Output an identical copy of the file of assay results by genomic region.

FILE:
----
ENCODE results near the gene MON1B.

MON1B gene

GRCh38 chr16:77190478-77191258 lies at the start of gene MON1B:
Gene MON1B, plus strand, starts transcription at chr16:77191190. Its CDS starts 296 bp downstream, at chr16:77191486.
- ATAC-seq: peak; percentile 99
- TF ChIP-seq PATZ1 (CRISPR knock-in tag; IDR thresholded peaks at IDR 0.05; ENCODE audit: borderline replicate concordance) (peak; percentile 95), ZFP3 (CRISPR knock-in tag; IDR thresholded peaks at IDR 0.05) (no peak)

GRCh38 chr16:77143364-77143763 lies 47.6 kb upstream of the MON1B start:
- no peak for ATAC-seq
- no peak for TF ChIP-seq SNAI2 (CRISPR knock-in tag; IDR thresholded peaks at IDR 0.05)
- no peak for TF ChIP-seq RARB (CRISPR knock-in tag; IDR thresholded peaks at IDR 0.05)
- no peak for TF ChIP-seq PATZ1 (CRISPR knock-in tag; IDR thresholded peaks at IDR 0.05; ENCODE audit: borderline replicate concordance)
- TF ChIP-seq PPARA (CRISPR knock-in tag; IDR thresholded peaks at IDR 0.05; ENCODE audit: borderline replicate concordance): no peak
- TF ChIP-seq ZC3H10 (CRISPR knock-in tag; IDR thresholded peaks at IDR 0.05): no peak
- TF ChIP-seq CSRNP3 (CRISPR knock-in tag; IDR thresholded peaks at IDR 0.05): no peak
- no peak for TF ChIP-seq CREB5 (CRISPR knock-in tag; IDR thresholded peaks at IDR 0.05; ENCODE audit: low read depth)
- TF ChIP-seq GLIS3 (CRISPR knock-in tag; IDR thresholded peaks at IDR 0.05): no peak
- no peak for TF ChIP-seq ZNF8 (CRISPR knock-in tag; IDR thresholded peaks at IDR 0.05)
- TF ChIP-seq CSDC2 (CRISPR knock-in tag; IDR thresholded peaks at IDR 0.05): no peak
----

ENCODE results near the gene MON1B.

MON1B gene

GRCh38 chr16:77190478-77191258 lies at the start of gene MON1B:
Gene MON1B, plus strand, starts transcription at chr16:77191190. Its CDS starts 296 bp downstream, at chr16:77191486.
- ATAC-seq: peak; percentile 99
- TF ChIP-seq PATZ1 (CRISPR knock-in tag; IDR thresholded peaks at IDR 0.05; ENCODE audit: borderline replicate concordance) (peak; percentile 95), ZFP3 (CRISPR knock-in tag; IDR thresholded peaks at IDR 0.05) (no peak)

GRCh38 chr16:77143364-77143763 lies 47.6 kb upstream of the MON1B start:
- no peak for ATAC-seq
- no peak for TF ChIP-seq SNAI2 (CRISPR knock-in tag; IDR thresholded peaks at IDR 0.05)
- no peak for TF ChIP-seq RARB (CRISPR knock-in tag; IDR thresholded peaks at IDR 0.05)
- no peak for TF ChIP-seq PATZ1 (CRISPR knock-in tag; IDR thresholded peaks at IDR 0.05; ENCODE audit: borderline replicate concordance)
- TF ChIP-seq PPARA (CRISPR knock-in tag; IDR thresholded peaks at IDR 0.05; ENCODE audit: borderline replicate concordance): no peak
- TF ChIP-seq ZC3H10 (CRISPR knock-in tag; IDR thresholded peaks at IDR 0.05): no peak
- TF ChIP-seq CSRNP3 (CRISPR knock-in tag; IDR thresholded peaks at IDR 0.05): no peak
- no peak for TF ChIP-seq CREB5 (CRISPR knock-in tag; IDR thresholded peaks at IDR 0.05; ENCODE audit: low read depth)
- TF ChIP-seq GLIS3 (CRISPR knock-in tag; IDR thresholded peaks at IDR 0.05): no peak
- no peak for TF ChIP-seq ZNF8 (CRISPR knock-in tag; IDR thresholded peaks at IDR 0.05)
- TF ChIP-seq CSDC2 (CRISPR knock-in tag; IDR thresholded peaks at IDR 0.05): no peak